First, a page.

Good stuff. Makes me want to get out there and start learning. Unfortunately, this isn't the right time in my life (I don't have the right car, time, or money), but I get some satisfaction that I at least get to read about it!
Monday, June 09, 2014 9:12 AM
I do mostly autocrosses, but I'm pretty comfortable past the limit. I wouldn't be so arrogant to say I'm in the over developed car control category, but I do over drive my car and am past the limit most of the time. I'm not the fastest guy in the dry, but in the wet I'm usually up at the top somewhere. Loose is fast, and fun!
Monday, June 09, 2014 11:18 AM
Enjoyed reading this Billy.. Thanks. Your descriptions and examples are an easy read. I will share with my friends interested in developing their driving skills.
Tuesday, June 10, 2014 7:03 AM
Nice pic of Billy drifting the horseshoe at Daytona after his 2013 Conti win!
Tuesday, June 10, 2014 2:42 PM
One of the best article I've read about car control!
The distillation of the most useful and practical knowledge I've read anywhere.
Peter Medina
Peter Medinalink
Tuesday, June 10, 2014 11:24 PM
This makes for a really great read Billy, especially coming from a guy with seat time in all sorts of cars and formula. You should almost do a blog/chapter every time you get in a different car. My own aha moment was taking a single speed kart out in the rain on slicks, where I had to flip a switch in my brain to actively control the kart instead of being reactive.

What are your thoughts on every instructor pushing for smooth steering input at the expense of finding the limit? I feel like it always promotes timidness albeit producing fast, but underdeveloped drivers. I feel that if the car is setup fast, then you can afford to be smooth and there shouldn't be a need to overdrive to find the limit.
Wednesday, June 11, 2014 5:05 AM
good read.

I've been preaching people to come out and try our Ice-RallyX events. Safe, fun, and very easy to learn driving beyond the limit of grip.

Thursday, June 12, 2014 9:13 AM
I can't say that I agree with practicing "car control" at a regular HPDE. You will be doing something the other drivers and instructors are not expecting, and that is what causes accidents.

I've got a couple of suggestions on how to work on this in a more controlled manner:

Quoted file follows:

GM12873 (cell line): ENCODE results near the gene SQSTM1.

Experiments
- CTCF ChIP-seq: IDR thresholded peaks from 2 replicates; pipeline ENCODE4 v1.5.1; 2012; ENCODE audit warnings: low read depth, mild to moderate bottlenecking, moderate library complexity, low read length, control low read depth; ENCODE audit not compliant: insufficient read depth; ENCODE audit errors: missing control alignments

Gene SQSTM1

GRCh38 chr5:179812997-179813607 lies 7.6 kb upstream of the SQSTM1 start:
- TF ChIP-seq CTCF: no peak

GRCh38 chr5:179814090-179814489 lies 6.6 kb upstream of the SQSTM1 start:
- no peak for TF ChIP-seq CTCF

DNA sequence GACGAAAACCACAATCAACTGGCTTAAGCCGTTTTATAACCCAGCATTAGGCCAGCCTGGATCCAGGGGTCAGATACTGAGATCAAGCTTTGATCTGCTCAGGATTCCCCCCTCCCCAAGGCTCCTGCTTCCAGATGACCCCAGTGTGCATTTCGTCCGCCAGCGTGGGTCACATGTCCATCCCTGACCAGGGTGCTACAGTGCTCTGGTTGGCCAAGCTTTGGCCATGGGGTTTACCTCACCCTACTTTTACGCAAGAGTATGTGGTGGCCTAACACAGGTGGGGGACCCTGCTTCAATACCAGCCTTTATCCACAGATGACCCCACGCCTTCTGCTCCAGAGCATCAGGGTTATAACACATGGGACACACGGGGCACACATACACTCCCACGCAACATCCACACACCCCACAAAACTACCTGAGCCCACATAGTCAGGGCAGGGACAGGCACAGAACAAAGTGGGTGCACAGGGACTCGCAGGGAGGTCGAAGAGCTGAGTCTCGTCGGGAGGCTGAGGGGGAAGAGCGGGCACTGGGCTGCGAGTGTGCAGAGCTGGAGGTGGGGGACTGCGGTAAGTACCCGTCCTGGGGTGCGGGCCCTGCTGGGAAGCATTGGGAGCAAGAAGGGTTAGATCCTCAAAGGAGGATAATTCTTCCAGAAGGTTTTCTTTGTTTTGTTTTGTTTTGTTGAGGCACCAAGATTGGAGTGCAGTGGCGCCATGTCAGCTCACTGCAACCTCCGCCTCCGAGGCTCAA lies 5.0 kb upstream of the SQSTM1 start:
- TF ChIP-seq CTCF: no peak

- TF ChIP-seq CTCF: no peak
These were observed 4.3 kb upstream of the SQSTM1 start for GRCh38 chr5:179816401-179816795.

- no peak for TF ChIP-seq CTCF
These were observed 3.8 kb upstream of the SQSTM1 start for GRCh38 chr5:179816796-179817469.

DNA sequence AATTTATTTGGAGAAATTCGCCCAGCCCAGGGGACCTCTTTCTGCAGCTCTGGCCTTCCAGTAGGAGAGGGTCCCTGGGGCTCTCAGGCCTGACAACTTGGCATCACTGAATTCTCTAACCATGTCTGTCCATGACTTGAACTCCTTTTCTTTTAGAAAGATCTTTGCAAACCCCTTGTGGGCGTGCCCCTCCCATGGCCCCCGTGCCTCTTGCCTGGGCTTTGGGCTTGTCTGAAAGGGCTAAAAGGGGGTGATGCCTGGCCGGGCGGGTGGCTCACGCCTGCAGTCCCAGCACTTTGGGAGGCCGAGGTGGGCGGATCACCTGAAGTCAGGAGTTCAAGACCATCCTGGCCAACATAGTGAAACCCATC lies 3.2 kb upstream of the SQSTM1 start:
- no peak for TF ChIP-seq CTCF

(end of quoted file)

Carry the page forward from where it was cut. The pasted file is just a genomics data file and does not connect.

1) Wet Skid Pads! I think this is by far the best method. A wet skid pad provides a constant turning exercise (versus just one turn on a track and then a bunch of straightaway) so you can continuously feel out the area around the edge of traction. You can also do this exercise at various speeds by adjusting the turning radius. The downside? These are hard to find with limited seat time, like the drifting events mentioned. Normally these can only be found at professional schools. The other great source is volunteering at your local Street Survival School and then getting some instructor time on the course while the students are in the classroom.

2) Snowy parking lots. While obviously only available seasonally in certain areas, hitting an empty parking lot after a fresh snow fall can get you quite a bit of uninterrupted, edge of traction seat time. Obviously, don't do this with any cars parked. The key to the snow is the exercise can happen at a VERY low speed (so no excuse to get close to those light poles) and still be useful.
Monday, June 16, 2014 9:37 AM
Great article! I think you are underestimating autox for developing car control though. After reading your ariticle, I would have to say I am an over developed driver bordering on refined, and I got here mostly by autocrossing for many years. Although you are correct that most autox organizers will frown on people who excessively over drive and spin alot, or make a habit of taking down walls of cones at a time, you are over blowing it a little. You see that is the beauty of autox, to be really fast at it you have to be right on the edge of adhesion at all times, and the entire format is designed so that you can make errors without damaging yourself, your car, property or anybody else. Unlike with pushing the limits on a road coarse, where regardless of the event type there is always walls, dirt or gravel shoulders and other drivers. I personally find hpde events relaxing to somewhat boring compared to autox. I live for the adrenaline rush gained by driving a 40 something second run at 10 tenths, with no consequences to worry about if I happen to hit 11, whereas at a lapping day I'm hesitant to exceed 8 tenths for fear of putting my pride and joy into a wall.

At an autox nobody is going to care if you take out a few cones now and then, there's 15+ workers on course for a reason. If you drift the entire course you can expect a talking to or be asked to leave (had both happen lol), as it should be, but generally people getting a little sideways and exploring the limits of their car is what autox is all about, its the only way to get really fast at it.
Saturday, June 28, 2014 10:20 AM
Great read and perspective. I guess this is a reminder not to hate 'everything' about our winters up here in Canadia.
Too bad that many TCS systems can't always be turned completely off any longer. It just makes us dumber, with less opportunity to explore/practice.

Having said that, all this is a good reminder that racing on some of the more sinous (slower) tracks is still something that I shouldn't so quickly brush off in favor of the more epic 'fast' tracks. Thanks for sharing
Tuesday, July 15, 2014 7:39 AM
Fantastic article. Great depth unlike the frustrating shallowness of articles these days. Keep them coming please
Post Comment Login or register to post a comment.

MotoIQ Proudly Presents Our Partners:

© 2018 MotoIQ.com